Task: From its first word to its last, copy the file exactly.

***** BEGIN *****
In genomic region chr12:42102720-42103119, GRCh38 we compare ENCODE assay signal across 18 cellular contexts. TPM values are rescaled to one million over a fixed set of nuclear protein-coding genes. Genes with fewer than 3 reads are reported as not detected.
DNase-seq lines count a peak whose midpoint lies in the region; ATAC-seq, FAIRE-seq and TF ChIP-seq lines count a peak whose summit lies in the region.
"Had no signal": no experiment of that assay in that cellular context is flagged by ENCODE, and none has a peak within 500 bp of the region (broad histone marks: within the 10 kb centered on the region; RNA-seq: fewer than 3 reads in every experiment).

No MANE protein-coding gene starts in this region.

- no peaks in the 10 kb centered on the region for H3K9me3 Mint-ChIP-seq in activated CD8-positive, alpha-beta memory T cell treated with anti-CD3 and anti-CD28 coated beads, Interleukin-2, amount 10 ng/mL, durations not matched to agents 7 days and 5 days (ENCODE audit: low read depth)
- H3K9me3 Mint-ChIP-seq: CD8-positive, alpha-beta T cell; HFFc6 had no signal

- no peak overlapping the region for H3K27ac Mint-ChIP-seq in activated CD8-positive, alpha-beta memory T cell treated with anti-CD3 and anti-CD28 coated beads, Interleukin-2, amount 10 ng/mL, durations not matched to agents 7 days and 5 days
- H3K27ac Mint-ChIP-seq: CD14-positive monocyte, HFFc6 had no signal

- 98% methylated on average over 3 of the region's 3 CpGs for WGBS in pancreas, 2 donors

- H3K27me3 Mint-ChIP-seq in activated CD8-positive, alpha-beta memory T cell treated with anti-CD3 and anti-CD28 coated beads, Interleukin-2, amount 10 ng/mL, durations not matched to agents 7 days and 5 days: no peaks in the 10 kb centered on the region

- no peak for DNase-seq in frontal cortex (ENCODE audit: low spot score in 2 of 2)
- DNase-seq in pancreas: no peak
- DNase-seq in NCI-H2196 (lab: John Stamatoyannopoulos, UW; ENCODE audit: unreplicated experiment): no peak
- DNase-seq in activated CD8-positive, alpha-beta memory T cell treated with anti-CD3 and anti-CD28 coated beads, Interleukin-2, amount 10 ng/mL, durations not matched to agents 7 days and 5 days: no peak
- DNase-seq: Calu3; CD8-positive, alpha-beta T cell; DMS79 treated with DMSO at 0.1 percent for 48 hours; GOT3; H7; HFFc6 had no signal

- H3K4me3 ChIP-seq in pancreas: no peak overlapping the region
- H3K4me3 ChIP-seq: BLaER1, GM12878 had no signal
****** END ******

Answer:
In genomic region chr12:42102720-42103119, GRCh38 we compare ENCODE assay signal across 18 cellular contexts. TPM values are rescaled to one million over a fixed set of nuclear protein-coding genes. Genes with fewer than 3 reads are reported as not detected.
DNase-seq lines count a peak whose midpoint lies in the region; ATAC-seq, FAIRE-seq and TF ChIP-seq lines count a peak whose summit lies in the region.
"Had no signal": no experiment of that assay in that cellular context is flagged by ENCODE, and none has a peak within 500 bp of the region (broad histone marks: within the 10 kb centered on the region; RNA-seq: fewer than 3 reads in every experiment).

No MANE protein-coding gene starts in this region.

- no peaks in the 10 kb centered on the region for H3K9me3 Mint-ChIP-seq in activated CD8-positive, alpha-beta memory T cell treated with anti-CD3 and anti-CD28 coated beads, Interleukin-2, amount 10 ng/mL, durations not matched to agents 7 days and 5 days (ENCODE audit: low read depth)
- H3K9me3 Mint-ChIP-seq: CD8-positive, alpha-beta T cell; HFFc6 had no signal

- no peak overlapping the region for H3K27ac Mint-ChIP-seq in activated CD8-positive, alpha-beta memory T cell treated with anti-CD3 and anti-CD28 coated beads, Interleukin-2, amount 10 ng/mL, durations not matched to agents 7 days and 5 days
- H3K27ac Mint-ChIP-seq: CD14-positive monocyte, HFFc6 had no signal

- 98% methylated on average over 3 of the region's 3 CpGs for WGBS in pancreas, 2 donors

- H3K27me3 Mint-ChIP-seq in activated CD8-positive, alpha-beta memory T cell treated with anti-CD3 and anti-CD28 coated beads, Interleukin-2, amount 10 ng/mL, durations not matched to agents 7 days and 5 days: no peaks in the 10 kb centered on the region

- no peak for DNase-seq in frontal cortex (ENCODE audit: low spot score in 2 of 2)
- DNase-seq in pancreas: no peak
- DNase-seq in NCI-H2196 (lab: John Stamatoyannopoulos, UW; ENCODE audit: unreplicated experiment): no peak
- DNase-seq in activated CD8-positive, alpha-beta memory T cell treated with anti-CD3 and anti-CD28 coated beads, Interleukin-2, amount 10 ng/mL, durations not matched to agents 7 days and 5 days: no peak
- DNase-seq: Calu3; CD8-positive, alpha-beta T cell; DMS79 treated with DMSO at 0.1 percent for 48 hours; GOT3; H7; HFFc6 had no signal

- H3K4me3 ChIP-seq in pancreas: no peak overlapping the region
- H3K4me3 ChIP-seq: BLaER1, GM12878 had no signal